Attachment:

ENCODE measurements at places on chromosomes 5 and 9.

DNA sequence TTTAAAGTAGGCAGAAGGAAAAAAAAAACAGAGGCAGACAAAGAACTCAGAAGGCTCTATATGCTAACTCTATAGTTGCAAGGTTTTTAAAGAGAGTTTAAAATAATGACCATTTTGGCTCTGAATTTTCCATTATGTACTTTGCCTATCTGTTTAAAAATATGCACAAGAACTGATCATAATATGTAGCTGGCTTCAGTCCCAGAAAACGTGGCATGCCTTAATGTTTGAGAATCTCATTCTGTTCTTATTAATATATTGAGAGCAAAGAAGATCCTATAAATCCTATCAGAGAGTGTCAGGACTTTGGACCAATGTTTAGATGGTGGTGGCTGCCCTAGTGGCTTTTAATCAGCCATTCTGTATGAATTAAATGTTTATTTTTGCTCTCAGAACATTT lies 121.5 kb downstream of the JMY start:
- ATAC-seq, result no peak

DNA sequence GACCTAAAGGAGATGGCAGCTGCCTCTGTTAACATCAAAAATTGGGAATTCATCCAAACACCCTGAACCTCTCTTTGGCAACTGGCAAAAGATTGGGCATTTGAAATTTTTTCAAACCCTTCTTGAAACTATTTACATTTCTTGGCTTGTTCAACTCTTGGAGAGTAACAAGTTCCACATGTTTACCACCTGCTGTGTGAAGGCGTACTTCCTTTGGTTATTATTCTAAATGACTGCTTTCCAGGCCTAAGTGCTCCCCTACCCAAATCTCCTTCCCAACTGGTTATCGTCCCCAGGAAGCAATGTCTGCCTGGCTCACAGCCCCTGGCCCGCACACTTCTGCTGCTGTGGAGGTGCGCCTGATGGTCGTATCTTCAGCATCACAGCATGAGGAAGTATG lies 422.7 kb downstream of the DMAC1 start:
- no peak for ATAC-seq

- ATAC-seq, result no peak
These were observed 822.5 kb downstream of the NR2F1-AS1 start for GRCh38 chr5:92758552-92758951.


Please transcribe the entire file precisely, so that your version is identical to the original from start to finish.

ENCODE measurements at places on chromosomes 5 and 9.

DNA sequence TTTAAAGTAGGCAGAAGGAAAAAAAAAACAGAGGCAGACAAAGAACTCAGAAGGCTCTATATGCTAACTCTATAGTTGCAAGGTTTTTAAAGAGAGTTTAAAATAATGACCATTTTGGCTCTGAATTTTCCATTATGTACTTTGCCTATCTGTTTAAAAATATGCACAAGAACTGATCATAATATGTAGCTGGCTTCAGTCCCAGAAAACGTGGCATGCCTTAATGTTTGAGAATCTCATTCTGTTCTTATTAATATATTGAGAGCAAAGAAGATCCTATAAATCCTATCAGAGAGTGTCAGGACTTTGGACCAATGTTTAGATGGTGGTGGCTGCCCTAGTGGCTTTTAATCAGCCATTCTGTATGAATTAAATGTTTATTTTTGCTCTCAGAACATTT lies 121.5 kb downstream of the JMY start:
- ATAC-seq, result no peak

DNA sequence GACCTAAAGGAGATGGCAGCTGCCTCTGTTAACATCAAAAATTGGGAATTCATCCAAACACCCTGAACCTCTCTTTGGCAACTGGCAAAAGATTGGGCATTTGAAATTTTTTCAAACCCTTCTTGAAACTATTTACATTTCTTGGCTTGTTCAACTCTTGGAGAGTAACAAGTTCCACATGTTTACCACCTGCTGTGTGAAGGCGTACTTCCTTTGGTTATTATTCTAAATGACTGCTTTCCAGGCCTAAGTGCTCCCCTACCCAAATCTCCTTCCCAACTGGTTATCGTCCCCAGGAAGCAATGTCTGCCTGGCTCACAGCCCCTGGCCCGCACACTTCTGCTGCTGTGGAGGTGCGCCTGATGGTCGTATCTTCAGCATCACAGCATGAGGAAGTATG lies 422.7 kb downstream of the DMAC1 start:
- no peak for ATAC-seq

- ATAC-seq, result no peak
These were observed 822.5 kb downstream of the NR2F1-AS1 start for GRCh38 chr5:92758552-92758951.